That seemed to be the consensus for most area coaches and administrators over the weekend when it came to a winter sports season.

The COVID-19 pandemic wreaked havoc with the fall sports season, forcing many area schools to opt for a truncated spring season.

Now, with sports moving indoors for the winter season, COVID concerns escalate. The WIAA released a statement in October stating that “viral transmission is much more likely indoors than outdoors, some studies report 19 times higher.”

Still, winter sports, as of late last week, were a go for many area schools. By Monday, those decisions were up in the air for schools in Rock County after the health department announced a move back to Phase 1 of the COVID-19 reopening plan. Special school board meetings were set for Tuesday and today for Janesville, Milton, Edgerton and Evansville.

Janesville Parker student-athletes began practicing Monday and, pending changes made at tonight’s board meeting, are allowed to begin competitions Monday, Dec. 1. Parker’s boys basketball team is scheduled to play at Edgerton that night.

Janesville Craig has gone back to virtual learning until at least Nov. 30, which means all winter sports programs can’t begin practice until that date and would not be eligible for competitions until Saturday, Dec. 5.

Parker boys basketball coach Matt Bredesen believes a winter season is doable if the proper COVID guidelines are followed.

“It can be done,” Bredesen said. “I’ve been running AAU fall leagues, showcase events and open runs on a weekly basis, and we’ve had no issues.”

The Southern Lakes Conference recently wrapped up a fall sports season that featured football, boys and girls cross country, girls golf, girls swim, boys soccer, and girls tennis. And although football had several COVID-related postponements and cancellations, all other sports encountered very few problems in regards to the coronavirus.

Elkhorn Area High athletic director John Handel said the winter sports season for the Southern Lakes Conference was slated to begin Monday with the start of practice for girls basketball and gymnastics.

“Hopefully, for us, the winter sports season will go as smoothly as the fall season did,” Handel said over the weekend. “We really didn’t have any problems, so to speak.

“It’s going to be different for those competing and watching games because our conference put together specific COVID guidelines, but as of right now we plan on a full season.”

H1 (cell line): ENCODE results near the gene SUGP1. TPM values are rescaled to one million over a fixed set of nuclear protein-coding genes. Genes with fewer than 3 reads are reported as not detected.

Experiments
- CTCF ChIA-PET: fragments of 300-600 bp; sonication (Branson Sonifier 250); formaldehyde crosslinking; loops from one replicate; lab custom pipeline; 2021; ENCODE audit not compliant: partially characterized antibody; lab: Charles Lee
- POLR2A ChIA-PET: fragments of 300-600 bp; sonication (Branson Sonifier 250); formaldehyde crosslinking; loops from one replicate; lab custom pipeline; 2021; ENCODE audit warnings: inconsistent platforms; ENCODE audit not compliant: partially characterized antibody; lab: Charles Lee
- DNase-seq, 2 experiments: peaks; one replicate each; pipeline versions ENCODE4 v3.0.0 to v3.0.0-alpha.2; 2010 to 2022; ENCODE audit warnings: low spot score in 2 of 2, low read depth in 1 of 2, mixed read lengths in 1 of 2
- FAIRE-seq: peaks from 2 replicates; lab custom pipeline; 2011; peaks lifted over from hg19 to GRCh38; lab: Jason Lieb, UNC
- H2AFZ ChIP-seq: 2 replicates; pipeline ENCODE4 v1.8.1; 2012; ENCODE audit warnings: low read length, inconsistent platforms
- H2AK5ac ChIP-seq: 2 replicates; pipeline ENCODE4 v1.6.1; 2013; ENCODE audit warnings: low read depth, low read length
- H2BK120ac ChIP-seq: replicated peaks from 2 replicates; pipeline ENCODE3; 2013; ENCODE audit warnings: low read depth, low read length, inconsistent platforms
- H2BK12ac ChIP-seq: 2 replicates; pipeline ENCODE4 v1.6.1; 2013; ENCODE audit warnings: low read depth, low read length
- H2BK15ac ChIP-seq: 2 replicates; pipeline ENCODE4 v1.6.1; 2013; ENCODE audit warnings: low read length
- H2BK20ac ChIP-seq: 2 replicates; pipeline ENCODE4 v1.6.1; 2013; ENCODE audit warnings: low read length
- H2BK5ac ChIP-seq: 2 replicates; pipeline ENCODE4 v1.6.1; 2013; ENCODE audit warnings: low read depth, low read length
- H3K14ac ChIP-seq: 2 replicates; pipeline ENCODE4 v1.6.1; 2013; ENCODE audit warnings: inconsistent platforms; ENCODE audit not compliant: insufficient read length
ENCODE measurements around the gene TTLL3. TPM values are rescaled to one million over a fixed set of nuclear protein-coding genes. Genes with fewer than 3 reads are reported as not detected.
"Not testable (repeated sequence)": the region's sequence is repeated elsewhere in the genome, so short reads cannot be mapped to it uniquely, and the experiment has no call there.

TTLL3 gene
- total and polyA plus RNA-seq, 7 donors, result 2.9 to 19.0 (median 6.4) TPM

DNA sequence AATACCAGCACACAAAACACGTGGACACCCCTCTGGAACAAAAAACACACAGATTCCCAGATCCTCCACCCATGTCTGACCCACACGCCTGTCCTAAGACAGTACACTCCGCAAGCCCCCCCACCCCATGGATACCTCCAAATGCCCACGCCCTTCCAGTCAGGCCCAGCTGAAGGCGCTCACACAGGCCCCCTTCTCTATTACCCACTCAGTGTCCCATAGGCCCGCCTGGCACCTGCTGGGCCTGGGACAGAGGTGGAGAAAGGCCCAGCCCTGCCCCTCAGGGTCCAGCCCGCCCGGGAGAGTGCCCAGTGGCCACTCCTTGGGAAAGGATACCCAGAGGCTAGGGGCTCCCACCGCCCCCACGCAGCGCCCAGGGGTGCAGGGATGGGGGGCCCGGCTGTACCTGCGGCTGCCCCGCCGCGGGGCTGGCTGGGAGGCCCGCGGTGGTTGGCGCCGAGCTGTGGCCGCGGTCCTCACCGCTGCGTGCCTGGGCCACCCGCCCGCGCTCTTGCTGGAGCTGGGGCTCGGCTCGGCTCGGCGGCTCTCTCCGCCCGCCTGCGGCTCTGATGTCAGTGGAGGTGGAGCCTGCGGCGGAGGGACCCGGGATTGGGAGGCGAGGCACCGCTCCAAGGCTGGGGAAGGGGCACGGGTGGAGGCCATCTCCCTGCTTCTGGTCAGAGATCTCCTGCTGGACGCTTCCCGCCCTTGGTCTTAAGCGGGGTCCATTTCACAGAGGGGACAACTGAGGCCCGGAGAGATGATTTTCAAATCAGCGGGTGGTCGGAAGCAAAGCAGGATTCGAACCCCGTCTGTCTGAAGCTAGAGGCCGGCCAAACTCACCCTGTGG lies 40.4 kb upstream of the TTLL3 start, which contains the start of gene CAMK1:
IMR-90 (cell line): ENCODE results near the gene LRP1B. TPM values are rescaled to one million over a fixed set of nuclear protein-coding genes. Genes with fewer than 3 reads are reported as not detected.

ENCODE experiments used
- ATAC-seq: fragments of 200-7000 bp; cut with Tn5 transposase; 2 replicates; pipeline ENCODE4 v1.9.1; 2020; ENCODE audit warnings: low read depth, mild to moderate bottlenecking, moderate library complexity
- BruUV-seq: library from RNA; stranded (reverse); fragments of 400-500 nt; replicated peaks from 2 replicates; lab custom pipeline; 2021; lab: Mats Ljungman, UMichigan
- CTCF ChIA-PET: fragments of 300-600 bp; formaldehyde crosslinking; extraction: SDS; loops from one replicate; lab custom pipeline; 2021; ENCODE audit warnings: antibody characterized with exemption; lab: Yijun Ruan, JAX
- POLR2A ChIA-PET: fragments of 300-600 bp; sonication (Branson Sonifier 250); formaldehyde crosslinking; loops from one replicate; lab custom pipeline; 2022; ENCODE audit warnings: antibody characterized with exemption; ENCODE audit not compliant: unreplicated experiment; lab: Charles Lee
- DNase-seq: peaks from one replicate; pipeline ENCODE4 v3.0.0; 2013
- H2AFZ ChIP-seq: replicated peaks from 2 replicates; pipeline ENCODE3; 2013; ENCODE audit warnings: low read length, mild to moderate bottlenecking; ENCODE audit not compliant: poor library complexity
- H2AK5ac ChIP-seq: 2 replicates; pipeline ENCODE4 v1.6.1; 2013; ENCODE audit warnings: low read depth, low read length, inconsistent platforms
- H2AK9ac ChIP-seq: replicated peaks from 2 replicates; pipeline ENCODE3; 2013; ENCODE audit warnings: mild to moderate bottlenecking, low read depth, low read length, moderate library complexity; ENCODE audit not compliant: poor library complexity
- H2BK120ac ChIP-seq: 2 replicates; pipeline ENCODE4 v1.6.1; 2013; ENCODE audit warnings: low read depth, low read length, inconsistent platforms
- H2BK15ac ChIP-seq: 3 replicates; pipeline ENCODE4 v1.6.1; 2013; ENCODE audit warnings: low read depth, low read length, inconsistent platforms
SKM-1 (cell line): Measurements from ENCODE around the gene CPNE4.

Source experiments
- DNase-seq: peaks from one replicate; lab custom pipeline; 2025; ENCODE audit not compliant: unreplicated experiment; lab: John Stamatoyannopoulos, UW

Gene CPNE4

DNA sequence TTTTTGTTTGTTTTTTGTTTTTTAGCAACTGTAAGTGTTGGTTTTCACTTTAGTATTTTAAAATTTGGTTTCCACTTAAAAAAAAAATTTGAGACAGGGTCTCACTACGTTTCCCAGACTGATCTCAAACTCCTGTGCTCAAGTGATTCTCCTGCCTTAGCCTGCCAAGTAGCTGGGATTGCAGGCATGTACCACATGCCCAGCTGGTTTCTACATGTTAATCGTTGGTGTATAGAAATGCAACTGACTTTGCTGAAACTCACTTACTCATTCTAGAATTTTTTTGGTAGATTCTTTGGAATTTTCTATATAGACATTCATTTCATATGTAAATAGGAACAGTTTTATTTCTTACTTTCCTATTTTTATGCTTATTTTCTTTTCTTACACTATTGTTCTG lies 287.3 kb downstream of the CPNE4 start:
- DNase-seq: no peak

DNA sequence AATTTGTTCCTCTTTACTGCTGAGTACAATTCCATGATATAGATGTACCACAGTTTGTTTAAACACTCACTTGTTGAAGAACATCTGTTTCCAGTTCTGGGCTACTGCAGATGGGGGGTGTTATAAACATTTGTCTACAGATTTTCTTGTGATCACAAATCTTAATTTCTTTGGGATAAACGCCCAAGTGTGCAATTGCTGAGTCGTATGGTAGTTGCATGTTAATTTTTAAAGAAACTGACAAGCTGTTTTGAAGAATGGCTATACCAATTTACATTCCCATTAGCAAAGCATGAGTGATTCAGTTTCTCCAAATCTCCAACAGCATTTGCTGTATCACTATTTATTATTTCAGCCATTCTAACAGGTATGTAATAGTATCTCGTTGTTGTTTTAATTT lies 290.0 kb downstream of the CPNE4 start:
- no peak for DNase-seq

One of those Southern Lakes guidelines requires all athletes except swimmers to wear a mask at all times, even when competing. Fans will also be required to wear a mask, and only two fans per athlete will be allowed at each competition.

The Rock Valley has said it will attempt to play as many conference competitions as possible for all winter sports, but with conference-member McFarland opting out of winter sports until Jan. 24 at the earliest, conference champions will not be crowned.

As of now, the Rock Valley will also not allow spectators at any events.

Guy Stricker is in his first year as assistant principal and athletic director at Orfordville Parkview. He’s gone out of his way to try and give Parkview student-athletes a chance to compete this winter after having the fall season canceled except for cross country. His proposal to have all student-athletes competing in a winter sport learn virtually while still being eligible was recently passed by the Parkview School Board.

“The easiest thing to do was to probably go by what the Rock County Health Department recommended, and that was to not have winter sports at this time,” Stricker said over the weekend. “But I needed to try and do whatever I could to give our kids the opportunity to go out and compete. I think by learning virtually, we can make this work.

“The kids will learn at home, come to school for practice or a game at 3:30, have their temperature taken at the door, and if they have any symptoms at all or are not feeling well, they’ll be sent home. Our maintenance crew will sanitize everything before and after each practice, and hopefully we can avoid any serious issues.”

Many area schools have not hosted an indoor athletic event since last March.

Will that change in the next couple of weeks? School boards are set to—once again—make those decisions this week.